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Colder in Michiana than Alaska

It's in Michiana than Alaska. Wait, what? Yes, over the next several days we will see temperatures that are comparable to what the coldest and northernmost state in the country is seeing. Alaska sits an at average latitude of roughly 64° N. Part of the state is inside the Arctic Circle that surrounds the North Pole. Meanwhile, South Bend has a latitude of roughly 41.7° N. Doing a little math will tell you that Alaska is more than 1,500 miles farther north than South Bend. Despite the obvious geographical differences, our temperatures will be colder than several cities in Alaska this weekend.

A few of the larger cities like Juneau, Nome and Anchorage will top out around 30° both Saturday and Sunday. As it looks now, South Bend will reach the lower 30s Saturday and middle 20s Sunday. This type of pattern is slightly unusual, but not completely unheard of by any means. The set up features a strong ridge -- warmer air -- across western Canada and Alaska. That translates into a deep trough -- cold air -- across the eastern half of the United States. As a result, Alaska sees above normal temperatures and Michiana drops below average. This type of pattern does occur during the winter every now and then.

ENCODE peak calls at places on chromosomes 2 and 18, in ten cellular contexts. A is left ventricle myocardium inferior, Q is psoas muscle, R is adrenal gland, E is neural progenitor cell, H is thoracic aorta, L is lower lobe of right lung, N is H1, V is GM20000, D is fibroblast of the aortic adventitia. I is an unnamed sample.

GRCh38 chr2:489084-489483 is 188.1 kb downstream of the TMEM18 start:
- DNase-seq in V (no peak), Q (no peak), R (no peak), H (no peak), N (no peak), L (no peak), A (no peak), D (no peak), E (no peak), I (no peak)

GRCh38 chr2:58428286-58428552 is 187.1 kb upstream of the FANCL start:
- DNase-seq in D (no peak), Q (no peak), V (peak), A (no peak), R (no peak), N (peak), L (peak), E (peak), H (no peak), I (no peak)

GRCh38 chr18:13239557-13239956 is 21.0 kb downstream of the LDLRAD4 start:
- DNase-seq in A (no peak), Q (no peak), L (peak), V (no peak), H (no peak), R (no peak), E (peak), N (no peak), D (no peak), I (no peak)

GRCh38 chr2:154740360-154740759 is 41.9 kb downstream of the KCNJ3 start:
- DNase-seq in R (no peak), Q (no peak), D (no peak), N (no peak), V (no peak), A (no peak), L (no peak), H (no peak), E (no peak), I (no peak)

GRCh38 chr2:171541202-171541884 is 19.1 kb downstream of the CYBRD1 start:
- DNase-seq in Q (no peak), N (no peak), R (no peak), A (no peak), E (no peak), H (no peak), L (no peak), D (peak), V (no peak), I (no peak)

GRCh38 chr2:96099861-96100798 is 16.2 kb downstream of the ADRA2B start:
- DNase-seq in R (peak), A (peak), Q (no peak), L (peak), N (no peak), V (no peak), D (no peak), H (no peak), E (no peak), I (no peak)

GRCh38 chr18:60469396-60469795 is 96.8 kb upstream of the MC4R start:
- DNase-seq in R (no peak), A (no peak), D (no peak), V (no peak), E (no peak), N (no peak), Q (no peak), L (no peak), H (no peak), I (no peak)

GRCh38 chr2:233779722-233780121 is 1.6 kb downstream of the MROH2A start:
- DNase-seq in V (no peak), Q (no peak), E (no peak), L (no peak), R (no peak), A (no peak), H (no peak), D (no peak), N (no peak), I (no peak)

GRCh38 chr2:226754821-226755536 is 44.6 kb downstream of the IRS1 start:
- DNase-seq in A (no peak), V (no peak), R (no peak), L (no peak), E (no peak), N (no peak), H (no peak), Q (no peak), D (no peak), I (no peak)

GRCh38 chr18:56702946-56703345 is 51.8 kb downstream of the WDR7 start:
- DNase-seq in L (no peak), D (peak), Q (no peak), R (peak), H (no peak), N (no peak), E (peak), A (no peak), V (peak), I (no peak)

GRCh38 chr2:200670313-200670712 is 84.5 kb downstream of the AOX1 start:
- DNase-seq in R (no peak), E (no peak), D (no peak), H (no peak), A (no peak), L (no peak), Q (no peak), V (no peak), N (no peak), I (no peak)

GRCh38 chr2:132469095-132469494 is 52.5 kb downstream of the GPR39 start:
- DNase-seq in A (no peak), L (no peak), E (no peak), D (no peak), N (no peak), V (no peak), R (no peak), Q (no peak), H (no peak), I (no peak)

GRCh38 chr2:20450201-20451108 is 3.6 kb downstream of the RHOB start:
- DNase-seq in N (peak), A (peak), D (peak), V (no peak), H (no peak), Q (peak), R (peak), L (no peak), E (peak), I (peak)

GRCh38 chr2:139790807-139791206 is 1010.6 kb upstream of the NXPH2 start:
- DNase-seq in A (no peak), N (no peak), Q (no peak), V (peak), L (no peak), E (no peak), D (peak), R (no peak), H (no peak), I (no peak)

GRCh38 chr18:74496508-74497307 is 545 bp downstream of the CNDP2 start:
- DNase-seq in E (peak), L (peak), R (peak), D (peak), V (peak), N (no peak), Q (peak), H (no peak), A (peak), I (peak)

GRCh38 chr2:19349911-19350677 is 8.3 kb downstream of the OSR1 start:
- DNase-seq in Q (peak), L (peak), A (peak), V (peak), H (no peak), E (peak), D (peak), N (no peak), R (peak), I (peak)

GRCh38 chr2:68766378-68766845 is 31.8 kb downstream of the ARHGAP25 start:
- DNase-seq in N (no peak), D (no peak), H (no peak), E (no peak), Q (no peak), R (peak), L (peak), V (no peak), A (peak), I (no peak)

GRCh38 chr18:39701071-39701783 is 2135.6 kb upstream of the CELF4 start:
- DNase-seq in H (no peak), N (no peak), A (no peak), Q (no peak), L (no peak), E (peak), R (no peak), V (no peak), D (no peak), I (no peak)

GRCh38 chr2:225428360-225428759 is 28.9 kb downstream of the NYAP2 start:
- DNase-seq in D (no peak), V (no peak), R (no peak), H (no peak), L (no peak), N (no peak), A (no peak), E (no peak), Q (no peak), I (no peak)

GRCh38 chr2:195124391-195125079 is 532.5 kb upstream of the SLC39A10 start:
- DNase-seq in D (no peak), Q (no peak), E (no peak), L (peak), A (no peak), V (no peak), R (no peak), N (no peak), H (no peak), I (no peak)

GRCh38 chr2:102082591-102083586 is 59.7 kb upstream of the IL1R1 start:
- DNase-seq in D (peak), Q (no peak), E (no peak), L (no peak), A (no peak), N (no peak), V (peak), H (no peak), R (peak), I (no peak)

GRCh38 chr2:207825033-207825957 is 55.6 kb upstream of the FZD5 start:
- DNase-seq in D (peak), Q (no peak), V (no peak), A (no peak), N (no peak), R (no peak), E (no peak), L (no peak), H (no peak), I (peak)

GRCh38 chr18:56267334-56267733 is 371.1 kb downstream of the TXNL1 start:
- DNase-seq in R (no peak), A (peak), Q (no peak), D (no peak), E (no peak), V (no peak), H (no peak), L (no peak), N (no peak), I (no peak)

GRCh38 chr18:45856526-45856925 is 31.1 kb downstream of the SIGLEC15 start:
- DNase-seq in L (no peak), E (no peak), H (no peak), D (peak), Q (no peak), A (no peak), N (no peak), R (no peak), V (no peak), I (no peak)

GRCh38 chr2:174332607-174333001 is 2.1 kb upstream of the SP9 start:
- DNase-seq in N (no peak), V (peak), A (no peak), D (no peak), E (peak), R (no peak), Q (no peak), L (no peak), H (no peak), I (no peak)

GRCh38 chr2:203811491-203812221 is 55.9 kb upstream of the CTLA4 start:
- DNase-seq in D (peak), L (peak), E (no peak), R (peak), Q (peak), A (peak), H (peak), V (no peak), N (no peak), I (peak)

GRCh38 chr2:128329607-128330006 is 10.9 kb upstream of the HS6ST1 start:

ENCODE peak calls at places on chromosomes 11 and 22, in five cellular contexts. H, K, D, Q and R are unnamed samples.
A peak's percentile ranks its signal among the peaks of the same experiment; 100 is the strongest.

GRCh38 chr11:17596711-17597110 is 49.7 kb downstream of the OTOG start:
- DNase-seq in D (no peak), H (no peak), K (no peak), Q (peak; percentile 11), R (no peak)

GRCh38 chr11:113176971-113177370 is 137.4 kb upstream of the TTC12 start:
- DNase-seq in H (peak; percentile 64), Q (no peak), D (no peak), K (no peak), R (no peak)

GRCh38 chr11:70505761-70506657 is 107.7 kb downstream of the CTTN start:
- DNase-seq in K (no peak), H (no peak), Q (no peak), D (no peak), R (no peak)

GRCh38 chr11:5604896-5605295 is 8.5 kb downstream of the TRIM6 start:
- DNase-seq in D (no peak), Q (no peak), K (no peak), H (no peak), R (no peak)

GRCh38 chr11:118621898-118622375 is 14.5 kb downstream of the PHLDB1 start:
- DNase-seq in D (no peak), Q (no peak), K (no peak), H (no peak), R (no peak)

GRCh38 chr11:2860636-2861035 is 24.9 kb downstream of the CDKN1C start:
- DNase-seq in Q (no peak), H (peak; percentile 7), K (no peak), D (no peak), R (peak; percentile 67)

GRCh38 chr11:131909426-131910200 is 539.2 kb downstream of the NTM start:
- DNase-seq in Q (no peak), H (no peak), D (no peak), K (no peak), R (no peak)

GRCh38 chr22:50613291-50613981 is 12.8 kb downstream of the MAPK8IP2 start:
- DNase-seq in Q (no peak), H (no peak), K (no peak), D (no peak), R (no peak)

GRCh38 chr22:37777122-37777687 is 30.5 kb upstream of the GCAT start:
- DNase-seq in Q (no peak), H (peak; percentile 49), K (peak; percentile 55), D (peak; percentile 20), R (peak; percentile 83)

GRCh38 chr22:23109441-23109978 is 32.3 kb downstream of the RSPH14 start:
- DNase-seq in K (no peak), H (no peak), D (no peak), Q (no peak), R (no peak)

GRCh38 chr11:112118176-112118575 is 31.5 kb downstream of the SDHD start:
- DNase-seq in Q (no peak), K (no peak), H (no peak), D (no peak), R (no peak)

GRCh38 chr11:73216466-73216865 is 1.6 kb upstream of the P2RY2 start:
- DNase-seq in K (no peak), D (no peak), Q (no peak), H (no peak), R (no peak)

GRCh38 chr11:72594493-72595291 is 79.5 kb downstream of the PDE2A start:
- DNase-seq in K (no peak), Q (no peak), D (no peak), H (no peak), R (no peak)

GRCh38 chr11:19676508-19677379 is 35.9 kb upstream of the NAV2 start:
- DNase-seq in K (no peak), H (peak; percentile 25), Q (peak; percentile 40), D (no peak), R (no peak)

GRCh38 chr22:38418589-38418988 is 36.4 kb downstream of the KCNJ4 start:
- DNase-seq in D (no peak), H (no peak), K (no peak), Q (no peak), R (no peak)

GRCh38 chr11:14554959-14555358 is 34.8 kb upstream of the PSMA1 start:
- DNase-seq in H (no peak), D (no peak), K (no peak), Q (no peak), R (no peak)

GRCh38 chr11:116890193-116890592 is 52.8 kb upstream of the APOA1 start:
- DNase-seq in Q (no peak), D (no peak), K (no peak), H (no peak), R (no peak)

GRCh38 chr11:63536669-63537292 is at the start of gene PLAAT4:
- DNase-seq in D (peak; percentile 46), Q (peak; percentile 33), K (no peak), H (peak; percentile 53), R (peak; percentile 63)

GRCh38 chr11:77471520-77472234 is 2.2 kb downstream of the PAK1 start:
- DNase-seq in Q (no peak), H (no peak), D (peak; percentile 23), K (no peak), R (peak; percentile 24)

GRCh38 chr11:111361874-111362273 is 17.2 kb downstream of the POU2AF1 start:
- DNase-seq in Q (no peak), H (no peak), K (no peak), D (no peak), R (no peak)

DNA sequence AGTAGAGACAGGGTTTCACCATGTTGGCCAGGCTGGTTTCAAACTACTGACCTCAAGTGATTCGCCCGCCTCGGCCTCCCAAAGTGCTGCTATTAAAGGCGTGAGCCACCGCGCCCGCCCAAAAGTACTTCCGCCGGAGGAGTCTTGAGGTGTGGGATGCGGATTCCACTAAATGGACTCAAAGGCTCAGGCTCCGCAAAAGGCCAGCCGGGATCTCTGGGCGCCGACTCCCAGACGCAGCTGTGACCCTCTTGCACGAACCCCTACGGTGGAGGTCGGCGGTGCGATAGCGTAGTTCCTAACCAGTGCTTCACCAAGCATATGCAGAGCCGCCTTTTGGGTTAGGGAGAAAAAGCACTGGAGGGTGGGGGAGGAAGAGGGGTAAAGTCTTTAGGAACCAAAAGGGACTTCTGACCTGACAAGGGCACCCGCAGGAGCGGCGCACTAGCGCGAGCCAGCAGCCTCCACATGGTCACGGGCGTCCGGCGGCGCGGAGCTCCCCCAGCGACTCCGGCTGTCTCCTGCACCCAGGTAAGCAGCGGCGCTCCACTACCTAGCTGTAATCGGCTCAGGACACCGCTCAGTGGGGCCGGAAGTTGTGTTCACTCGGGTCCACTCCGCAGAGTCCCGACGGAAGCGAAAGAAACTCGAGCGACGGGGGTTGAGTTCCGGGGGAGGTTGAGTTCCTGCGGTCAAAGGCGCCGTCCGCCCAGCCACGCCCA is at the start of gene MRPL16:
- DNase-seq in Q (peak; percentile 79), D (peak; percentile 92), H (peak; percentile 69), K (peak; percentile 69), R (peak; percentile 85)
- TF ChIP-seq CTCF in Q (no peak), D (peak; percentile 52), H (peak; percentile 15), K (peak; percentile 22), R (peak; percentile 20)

Speaking of cold air, we are set to see plenty of it over the next week to two weeks. In fact, the forecast currently calls for nine straight days below 30° beginning Christmas Eve. Looking beyond the next 10 days, though, forecast models show a strong signal for temperatures remaining below the 30-degree mark. For that reason, it is a safe assumption to say we are expecting at least twelve days in a row with temperatures remaining below 30°. The last time we saw at least ten straight days below 30° was February of 2014. Some of the days we may not eclipse 20° as truly arctic air settles in.

And, while no subzero temperatures are currently in the forecast, we will likely see some single digits. That would be good for the coldest temperatures since January when we saw temps drop below zero a couple of times. If you have adjusted to these milder temperatures, prepare for a big change! 

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